Monday, May 23, 2016

Semantic Change - Broadening - Part 2

Words constantly change meaning. It's something inevitable that happens due to usage. This process is called semantic change or shift in meaning. I posted a general explanation about this previously, and now I'm going to focus on one of the ways a word can change its meaning: broadening.

Broadening is basically a process in which a word used to refer to something specific goes on to refer to something more general. Its meaning broadens, widens, becomes more general.

In my previous post on semantic broadening, I used several brand names as examples. Names such as Kleenex or Velcro are commonly used nowadays not to refer to the specific brand, but to refer to the general object. Other words such as "escalator" or "aspirin", previously brand names, lost their trademarked status and became part of the public domain. This is yet another example of semantic broadening, and in the case of brands, "genericide."

Here are some other examples of broadening:


Procession of a guy.
This word nowadays refers to any male person. It originates from Guido (Guy) Fawkes, the most famous of a group of conspirators who attempted to blow up the English Houses of Parliament on November 5, 1605. This was known as the Gunpowder Plot. You might recall a little rhyme from the movie V for Vendetta mentioning this.

After Fawkes's trial and execution, Londoners began celebrating the thwarted plot each November 5 with bonfires, fireworks, and the burning of an effigy, which was called a guy (but usually represented the Pope).

During the 19th century, the word "guy" was used to refer to any oddly dressed person. In America, the word lost its pejorative connotation and came to mean any man, and that's the use we give the word today.

Ezio Auditore is the most
charismatic assassin ever!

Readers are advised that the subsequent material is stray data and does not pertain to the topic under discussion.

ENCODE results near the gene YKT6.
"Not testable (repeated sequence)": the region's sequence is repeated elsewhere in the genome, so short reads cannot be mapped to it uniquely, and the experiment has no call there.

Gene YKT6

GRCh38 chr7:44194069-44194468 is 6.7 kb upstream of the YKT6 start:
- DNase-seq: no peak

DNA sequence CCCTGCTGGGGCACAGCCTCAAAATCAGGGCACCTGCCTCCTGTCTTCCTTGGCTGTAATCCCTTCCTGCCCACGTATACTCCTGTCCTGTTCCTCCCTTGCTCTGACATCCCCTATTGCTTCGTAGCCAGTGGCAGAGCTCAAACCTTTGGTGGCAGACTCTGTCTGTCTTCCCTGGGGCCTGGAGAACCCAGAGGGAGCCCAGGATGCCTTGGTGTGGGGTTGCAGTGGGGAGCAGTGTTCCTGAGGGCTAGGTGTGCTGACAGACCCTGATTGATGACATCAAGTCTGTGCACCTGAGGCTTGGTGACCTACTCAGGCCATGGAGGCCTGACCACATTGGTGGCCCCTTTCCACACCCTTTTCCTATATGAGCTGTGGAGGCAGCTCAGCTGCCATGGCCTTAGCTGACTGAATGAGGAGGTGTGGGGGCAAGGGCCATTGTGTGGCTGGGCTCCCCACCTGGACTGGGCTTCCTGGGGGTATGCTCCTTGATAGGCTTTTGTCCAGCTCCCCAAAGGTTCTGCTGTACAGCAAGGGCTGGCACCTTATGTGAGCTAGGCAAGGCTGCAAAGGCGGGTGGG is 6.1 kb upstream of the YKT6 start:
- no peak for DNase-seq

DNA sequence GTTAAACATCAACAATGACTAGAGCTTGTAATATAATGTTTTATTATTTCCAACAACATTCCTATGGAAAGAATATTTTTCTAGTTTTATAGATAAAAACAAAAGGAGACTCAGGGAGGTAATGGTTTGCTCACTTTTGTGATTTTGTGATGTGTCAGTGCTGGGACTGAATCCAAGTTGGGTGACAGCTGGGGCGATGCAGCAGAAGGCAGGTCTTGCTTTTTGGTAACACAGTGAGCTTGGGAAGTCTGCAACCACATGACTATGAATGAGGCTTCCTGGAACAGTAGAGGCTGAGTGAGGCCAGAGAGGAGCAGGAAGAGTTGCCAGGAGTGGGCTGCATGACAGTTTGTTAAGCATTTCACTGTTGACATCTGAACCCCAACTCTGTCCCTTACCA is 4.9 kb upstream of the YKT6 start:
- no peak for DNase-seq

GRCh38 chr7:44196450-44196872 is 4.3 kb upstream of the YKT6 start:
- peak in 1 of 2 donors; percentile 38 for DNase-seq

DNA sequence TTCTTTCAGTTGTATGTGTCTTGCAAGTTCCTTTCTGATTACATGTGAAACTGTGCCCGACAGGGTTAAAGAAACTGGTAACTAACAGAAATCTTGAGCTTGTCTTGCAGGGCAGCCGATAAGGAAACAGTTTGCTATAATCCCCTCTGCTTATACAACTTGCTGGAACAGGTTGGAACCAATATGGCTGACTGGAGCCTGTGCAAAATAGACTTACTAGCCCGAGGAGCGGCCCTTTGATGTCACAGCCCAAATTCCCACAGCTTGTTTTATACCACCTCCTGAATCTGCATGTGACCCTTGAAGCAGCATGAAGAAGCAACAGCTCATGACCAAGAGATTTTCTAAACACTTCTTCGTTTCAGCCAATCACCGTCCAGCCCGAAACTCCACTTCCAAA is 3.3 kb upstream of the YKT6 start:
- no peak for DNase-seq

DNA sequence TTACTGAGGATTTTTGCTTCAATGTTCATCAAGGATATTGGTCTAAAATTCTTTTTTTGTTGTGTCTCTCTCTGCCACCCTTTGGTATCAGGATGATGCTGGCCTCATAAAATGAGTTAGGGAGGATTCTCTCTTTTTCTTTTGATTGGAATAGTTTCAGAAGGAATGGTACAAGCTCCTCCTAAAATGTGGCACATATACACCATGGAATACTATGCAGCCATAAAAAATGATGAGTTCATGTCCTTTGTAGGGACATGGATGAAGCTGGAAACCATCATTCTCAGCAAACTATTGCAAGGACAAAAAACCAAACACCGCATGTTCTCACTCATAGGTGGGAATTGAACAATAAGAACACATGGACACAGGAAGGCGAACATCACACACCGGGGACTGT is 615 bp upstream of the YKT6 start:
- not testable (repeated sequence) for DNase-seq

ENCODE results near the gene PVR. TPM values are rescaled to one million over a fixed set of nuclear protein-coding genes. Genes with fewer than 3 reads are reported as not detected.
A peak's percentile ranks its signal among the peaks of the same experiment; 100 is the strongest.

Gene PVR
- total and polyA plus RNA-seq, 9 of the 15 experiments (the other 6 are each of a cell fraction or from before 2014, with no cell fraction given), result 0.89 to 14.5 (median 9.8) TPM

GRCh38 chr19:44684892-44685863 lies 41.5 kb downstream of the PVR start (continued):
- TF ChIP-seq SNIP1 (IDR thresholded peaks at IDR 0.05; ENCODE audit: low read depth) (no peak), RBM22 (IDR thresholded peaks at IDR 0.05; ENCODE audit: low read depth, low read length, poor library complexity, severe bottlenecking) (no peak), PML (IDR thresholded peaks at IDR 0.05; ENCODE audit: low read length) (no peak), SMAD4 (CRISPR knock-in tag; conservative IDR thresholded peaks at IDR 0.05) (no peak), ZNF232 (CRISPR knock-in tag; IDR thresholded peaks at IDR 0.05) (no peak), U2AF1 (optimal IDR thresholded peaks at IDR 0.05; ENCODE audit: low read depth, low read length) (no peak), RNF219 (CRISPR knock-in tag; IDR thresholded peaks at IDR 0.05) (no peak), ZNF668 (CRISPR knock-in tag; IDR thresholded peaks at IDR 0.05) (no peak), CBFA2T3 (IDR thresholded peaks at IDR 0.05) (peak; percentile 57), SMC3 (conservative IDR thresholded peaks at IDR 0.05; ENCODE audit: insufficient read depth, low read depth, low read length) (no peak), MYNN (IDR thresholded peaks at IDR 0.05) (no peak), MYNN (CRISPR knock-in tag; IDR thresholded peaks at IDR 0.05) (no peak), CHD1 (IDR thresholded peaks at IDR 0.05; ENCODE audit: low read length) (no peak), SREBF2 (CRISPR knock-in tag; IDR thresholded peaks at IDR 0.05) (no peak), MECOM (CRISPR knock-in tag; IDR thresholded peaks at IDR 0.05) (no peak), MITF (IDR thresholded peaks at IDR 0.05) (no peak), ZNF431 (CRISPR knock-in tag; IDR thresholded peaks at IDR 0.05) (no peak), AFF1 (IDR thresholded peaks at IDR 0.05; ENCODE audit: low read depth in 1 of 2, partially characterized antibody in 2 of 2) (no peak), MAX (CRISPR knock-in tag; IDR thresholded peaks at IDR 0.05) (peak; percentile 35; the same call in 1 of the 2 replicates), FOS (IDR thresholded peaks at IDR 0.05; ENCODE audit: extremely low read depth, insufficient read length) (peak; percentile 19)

The origin of this word is as twisted as you would expect! It seems that in the eleventh and twelfth centuries there was a secretive murder cult which received the name "hashishin" meaning "hashish eaters."

This cult targeted prominent figures and also took money from contract killings. Even though their main goal was to coerce or murder, the group wasn't as bloodthirsty as you'd think. They were highly intelligent and trained killers, known for only inflicting harm on their target. They specifically took care not to harm bystanders or any innocent people who might be nearby.

Because of their assaults were focused on prominent figures, the words "assassin" and "assassinate" nowadays refer to killings of a major public figure. If an ordinary everyday person is killed, that is murder, not assassination.


The Old English word "docga" (or "dogga") is still a linguistic mystery. At the time, the word "docga" was used to refer to a specific breed of canine, but once it entered the language it gained popularity to the point that it forced out the Old English "hund" (which gave us today's "hound") and went on to mean any sort of dog disregarding its breed.


Is there a more general word than "thing"? Well, in Old English (it was "Ă¾ing") the word referred to a council, meeting, assembly or discussion. It's incredible how generalized this word has become and how forgotten its origins are!


Oops! Sorry for cursing! No, not really. I honestly don't have any taboos when it comes to language because the word itself isn't inherently right or wrong; its the connotations we humans give it. So, let's talk about shit.

Originally, the word referred to fecal matter, and it still does today. However, its sense has been broadened. Have you ever heard phrases such as:

"I've had enough of her shit."
"I have so much shit to to today."

I'm sure most of you must have. In the first example, the word "shit" might refer to "problems" or "issues" or "drama" or "complaints." It's very general! In the second example, "shit" is also immensely general, meaning "things."

What's happening to the word "shit"? It's undergoing a process of generalization or broadening, but it's also on the verge of losing any meaning! When a word becomes so, so general, it risks losing its full meaning and becoming nothing more than a function word (used to express grammatical or structural relationships in a sentence) or an affix (a word element: prefix, suffix...). This process is called bleaching.


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